Only connect--but how much?
Sunday, January 31, 2010
I played with the stuff on the screen and visualized myself with 24/7 e-mail access. I pictured myself looking as if I belonged in this decade with a colorful phone and a cute little charging stand. And apps. Apps? Apps!
“Would you use it mostly for texting and e-mail or would you want to have a lot of games?” the salesboy asked.
“I’d be using it mostly as a phone.” My answer was disappointing to us both.
“Oh.” But he tried to regroup, showed me lots of cool features. I could picture myself using one or two of them. I left intending to think about it, ask around, learn more.
But when the Verizon spell wore off, I was left with the suspicion that maybe I didn’t want to be followed day and night by all my e-mail. The spam? Those nice chatty ones from friends that serve as mini-visits--I wouldn’t want those to demand my attention just when I’m out doing something else.
One of my favorite things about e-mail is its ability to wait for you. It’s not a ringing phone; you get it when you want it, when you have time to read it. I appreciate that as a sender, knowing that I’m not interrupting someone, and as a receiver, having that control over my time.
Time. That’s the thing. The one definite, finite commodity of our lives. The one thing that’s ours to use, to waste, to make of whatever we choose. Do I really want to add a new level of outside demands on it?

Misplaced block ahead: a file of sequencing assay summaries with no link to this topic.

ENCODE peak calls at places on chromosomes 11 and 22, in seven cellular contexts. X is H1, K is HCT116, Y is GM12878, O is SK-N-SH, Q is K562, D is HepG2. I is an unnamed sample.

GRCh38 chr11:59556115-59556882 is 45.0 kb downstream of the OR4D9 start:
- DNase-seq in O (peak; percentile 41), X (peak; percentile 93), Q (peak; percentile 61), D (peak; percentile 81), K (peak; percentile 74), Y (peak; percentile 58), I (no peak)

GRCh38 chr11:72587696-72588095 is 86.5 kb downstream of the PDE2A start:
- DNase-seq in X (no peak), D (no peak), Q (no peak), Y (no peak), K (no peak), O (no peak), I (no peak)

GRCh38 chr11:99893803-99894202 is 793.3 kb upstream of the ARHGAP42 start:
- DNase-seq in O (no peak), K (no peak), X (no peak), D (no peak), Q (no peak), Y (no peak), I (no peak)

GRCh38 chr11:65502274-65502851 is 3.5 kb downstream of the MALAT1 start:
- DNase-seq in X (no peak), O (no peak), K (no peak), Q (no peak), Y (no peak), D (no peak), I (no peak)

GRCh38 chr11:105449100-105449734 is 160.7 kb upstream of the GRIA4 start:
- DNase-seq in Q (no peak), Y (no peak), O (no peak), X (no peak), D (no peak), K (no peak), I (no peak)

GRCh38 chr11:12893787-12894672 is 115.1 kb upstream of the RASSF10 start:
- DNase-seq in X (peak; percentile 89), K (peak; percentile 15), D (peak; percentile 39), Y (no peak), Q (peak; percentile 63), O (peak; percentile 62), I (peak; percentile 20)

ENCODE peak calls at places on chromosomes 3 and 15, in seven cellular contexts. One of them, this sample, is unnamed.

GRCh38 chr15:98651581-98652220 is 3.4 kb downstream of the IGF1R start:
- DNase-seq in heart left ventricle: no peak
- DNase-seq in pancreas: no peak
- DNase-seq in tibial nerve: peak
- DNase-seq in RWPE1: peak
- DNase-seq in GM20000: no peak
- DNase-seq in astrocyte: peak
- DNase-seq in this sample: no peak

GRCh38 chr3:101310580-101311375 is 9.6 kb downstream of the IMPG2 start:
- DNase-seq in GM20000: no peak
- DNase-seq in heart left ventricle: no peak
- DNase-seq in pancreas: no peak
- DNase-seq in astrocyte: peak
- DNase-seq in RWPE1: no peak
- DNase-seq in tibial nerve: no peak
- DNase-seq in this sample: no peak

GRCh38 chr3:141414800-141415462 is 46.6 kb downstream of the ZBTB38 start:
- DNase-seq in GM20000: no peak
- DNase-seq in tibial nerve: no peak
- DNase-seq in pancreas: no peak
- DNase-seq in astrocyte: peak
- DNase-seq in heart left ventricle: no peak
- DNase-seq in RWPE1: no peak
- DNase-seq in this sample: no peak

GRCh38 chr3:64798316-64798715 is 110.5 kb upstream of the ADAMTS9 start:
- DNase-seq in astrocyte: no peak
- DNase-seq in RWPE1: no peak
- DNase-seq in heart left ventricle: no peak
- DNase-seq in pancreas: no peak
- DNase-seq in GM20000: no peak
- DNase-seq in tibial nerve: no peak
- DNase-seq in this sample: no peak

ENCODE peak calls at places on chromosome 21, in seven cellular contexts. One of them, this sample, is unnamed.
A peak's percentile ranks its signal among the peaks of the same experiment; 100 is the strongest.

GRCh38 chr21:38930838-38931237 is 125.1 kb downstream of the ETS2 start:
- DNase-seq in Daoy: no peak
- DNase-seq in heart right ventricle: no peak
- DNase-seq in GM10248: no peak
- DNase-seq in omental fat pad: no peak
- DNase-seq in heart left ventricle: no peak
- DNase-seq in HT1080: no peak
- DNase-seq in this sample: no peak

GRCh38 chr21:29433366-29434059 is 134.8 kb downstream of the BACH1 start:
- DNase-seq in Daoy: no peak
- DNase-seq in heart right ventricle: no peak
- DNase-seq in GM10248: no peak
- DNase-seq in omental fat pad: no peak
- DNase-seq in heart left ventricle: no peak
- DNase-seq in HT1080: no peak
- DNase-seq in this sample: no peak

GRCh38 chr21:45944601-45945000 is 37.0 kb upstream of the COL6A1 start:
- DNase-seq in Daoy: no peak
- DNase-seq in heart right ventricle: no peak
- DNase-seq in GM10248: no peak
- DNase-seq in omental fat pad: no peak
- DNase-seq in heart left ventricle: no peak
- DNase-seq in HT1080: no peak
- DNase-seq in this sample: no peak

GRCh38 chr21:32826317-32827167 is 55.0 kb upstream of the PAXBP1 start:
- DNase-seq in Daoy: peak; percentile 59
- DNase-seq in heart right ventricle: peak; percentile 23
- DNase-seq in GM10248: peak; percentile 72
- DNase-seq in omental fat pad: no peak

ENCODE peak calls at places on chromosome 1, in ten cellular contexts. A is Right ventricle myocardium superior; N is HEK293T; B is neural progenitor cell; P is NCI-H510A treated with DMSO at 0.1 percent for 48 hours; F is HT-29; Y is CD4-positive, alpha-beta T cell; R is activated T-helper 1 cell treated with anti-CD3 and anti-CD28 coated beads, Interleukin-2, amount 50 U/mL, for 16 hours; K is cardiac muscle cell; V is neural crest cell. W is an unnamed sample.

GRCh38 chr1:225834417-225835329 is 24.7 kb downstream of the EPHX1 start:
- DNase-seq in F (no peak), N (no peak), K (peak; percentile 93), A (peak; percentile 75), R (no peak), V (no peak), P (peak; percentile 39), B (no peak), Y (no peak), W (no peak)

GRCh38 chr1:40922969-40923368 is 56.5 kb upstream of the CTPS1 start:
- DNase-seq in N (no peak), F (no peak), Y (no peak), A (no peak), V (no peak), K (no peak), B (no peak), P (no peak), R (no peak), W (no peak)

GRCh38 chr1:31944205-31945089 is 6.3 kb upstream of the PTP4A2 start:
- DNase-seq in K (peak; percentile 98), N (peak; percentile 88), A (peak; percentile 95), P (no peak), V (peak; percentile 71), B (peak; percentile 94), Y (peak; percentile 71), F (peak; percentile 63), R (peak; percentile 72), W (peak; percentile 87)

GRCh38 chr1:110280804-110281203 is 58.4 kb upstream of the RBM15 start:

It’s especially too easy for writers to spend their days avoiding the time they have. “Now I’ll sit down to write...but first I’d like a cup of tea...and maybe I’ll do the Times crossword puzzle/ read one more chapter/ throw in a load of laundry...” And that’s even before checking the blogroll (which, unlike the morning newspaper, has no end) or having the stray thought that demands satisfaction from Google. Then maybe just a quick peek at the e-mail--oh, the pooch pottie and I could change my life today with a degree in medical records...And all that is without the phone ringing.
In this morning’s New York Times Sunday Styles section, there’s an article about people bucking the trend toward more apps on their phones. One woman is quoted as saying, “There’s this sense that I’m missing out on something I didn’t even know I needed.” Exactly. Just because they’ve built it, do we have to come?
I’m not sure what my decision will be, but right now I’m leaning away from the adorable little Palm and toward just a basic old phone. I know I’ll have regrets about all that missed coolness and cuteness. (If only there was a phone that looked cute and cool.) But how much of my life do I want to make available to outside demands? It’s my time. I think maybe I want to decide how to use it.